Following the break-in into Mr Pascoal’s home on 17 April, several MBAKITA activists reported receiving intimidating anonymous calls ordering them to stop working for the organization. As a result, five activists stopped working for the organization for fear of their lives.

Suspicious death of a human rights defender

In May 2019, Father Domingos Paulo Kasanga, commonly known as Caridoso, died of a heart attack. His colleagues suspect he was a victim of poisoning, because days before his death he had celebrated the Easter Mass, during which he criticized the government for the deplorable living conditions of San communities in Angola. After the Mass, Father Kasanga received an anonymous phone call in which the caller told him: “You will die in 72 hours”. Father Kasanga informed his colleagues about the call, and three days later, he was found dead. No autopsy was conducted. Fearing further intimidation, his colleagues preferred not to report the suspicious circumstances of his death and threats he had received. There has been no investigation into his death, including if he might have been targeted for his human rights work.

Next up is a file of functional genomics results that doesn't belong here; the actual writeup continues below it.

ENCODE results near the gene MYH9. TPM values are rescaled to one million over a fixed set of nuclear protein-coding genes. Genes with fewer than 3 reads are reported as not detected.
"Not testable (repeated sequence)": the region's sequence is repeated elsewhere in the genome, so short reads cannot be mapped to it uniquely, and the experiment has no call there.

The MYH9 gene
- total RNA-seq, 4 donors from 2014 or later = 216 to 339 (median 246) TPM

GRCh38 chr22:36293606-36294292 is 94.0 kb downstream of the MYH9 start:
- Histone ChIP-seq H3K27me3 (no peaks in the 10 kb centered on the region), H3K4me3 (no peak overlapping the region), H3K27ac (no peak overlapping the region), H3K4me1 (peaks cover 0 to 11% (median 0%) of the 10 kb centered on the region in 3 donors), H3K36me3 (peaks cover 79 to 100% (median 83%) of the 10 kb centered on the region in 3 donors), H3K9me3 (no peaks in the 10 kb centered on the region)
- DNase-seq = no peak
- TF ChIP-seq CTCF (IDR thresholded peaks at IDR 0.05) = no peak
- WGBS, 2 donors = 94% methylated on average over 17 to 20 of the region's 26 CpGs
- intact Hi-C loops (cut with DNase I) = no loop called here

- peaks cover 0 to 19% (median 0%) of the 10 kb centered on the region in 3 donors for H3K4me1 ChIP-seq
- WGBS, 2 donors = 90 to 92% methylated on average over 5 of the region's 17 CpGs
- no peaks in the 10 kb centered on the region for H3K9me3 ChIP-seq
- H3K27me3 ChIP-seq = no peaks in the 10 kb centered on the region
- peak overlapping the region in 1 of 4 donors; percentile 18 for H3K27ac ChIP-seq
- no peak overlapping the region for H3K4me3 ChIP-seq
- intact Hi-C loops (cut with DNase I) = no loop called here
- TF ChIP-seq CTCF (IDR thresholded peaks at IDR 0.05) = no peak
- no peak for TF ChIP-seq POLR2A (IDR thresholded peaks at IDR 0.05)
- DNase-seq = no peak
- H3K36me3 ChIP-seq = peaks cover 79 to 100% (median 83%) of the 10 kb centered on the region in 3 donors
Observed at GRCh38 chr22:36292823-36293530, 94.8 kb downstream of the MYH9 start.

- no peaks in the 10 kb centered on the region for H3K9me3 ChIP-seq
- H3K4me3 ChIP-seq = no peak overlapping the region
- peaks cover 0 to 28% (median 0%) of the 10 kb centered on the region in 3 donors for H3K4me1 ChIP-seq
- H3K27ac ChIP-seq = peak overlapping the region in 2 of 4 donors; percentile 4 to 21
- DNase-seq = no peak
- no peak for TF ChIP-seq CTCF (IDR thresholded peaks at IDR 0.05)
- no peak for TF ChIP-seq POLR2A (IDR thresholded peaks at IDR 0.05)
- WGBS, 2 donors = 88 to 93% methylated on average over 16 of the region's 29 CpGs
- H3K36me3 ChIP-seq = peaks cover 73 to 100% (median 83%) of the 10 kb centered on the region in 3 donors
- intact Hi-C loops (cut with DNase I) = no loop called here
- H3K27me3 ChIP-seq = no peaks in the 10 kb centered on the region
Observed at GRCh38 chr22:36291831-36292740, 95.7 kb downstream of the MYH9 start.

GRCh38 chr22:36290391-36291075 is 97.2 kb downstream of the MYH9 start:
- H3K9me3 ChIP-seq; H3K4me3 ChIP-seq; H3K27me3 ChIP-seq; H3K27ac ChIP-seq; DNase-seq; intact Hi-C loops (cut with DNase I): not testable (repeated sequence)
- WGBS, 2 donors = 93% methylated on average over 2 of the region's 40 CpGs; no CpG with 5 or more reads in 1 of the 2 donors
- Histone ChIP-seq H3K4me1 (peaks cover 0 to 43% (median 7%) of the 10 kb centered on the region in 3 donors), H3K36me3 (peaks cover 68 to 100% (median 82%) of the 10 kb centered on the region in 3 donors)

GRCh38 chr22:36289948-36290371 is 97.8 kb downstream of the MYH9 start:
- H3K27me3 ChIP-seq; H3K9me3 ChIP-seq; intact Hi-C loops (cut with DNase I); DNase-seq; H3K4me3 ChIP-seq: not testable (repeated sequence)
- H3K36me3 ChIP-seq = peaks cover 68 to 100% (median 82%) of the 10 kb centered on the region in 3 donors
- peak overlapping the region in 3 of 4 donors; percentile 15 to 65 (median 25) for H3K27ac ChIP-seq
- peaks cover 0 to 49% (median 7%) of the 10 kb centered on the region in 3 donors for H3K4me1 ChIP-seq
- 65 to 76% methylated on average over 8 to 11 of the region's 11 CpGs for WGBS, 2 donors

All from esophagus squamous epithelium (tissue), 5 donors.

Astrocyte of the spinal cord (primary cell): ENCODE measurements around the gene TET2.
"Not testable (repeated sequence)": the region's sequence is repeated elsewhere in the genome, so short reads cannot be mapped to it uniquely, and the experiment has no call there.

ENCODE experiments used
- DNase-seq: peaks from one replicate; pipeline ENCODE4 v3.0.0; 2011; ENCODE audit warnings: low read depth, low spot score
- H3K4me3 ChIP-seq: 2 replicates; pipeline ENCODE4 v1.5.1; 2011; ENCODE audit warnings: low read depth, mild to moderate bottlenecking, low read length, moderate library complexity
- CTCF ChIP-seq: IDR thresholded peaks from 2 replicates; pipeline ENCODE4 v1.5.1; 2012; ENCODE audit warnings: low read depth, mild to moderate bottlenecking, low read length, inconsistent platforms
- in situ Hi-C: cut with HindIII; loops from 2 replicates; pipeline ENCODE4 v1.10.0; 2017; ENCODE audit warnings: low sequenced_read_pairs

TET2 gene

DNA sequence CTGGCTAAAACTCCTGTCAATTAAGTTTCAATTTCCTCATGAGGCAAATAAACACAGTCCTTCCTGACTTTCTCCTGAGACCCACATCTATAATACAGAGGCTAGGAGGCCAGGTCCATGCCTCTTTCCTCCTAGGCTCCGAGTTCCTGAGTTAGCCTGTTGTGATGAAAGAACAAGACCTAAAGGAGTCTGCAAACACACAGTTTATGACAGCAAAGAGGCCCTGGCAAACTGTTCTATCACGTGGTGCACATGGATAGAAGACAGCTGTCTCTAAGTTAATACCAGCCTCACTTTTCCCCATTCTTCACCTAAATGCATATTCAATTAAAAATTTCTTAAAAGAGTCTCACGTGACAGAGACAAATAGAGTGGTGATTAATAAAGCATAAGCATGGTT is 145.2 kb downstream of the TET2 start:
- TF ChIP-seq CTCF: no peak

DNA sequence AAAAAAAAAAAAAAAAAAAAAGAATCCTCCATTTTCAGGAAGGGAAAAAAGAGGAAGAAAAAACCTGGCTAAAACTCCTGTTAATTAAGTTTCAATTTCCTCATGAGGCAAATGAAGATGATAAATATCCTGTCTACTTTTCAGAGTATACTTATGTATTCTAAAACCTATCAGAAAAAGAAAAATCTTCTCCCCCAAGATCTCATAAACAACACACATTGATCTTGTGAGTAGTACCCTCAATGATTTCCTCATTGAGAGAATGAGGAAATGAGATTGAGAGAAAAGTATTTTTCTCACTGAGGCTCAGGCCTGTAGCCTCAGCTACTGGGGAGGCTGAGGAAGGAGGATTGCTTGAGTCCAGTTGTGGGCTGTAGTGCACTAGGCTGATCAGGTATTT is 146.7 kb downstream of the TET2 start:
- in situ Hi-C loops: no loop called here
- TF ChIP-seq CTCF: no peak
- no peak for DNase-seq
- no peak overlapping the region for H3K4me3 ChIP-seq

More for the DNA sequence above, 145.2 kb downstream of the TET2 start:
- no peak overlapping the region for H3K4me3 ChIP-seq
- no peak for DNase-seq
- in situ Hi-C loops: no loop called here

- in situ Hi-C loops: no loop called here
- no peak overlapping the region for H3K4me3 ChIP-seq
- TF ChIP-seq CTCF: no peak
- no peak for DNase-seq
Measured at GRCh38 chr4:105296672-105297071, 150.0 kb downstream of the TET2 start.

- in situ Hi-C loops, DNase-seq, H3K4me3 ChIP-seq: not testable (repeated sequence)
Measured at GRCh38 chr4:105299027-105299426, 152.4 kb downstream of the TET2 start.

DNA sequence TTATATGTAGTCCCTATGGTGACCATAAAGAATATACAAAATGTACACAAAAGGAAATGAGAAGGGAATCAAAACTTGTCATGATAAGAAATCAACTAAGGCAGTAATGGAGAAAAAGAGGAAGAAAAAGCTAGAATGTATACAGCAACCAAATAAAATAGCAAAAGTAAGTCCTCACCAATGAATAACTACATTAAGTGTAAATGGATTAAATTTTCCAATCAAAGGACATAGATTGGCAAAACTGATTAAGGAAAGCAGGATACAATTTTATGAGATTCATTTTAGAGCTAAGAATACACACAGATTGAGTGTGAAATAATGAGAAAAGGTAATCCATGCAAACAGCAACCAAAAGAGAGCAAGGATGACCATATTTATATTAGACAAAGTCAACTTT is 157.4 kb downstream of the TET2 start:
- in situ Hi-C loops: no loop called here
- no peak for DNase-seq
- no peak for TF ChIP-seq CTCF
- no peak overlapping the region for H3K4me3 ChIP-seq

The increasing intimidation, harassment and attacks of human rights defenders in Cuando Cubango is aimed at preventing them from carrying their work. This situation is particularly concerning in the context of the COVID-19 pandemic, as humanitarian relief and viral prevention awareness campaigns provided by MBAKITA [and other civil society organizations] are essential to ensure the safety of the more marginalized and isolated communities.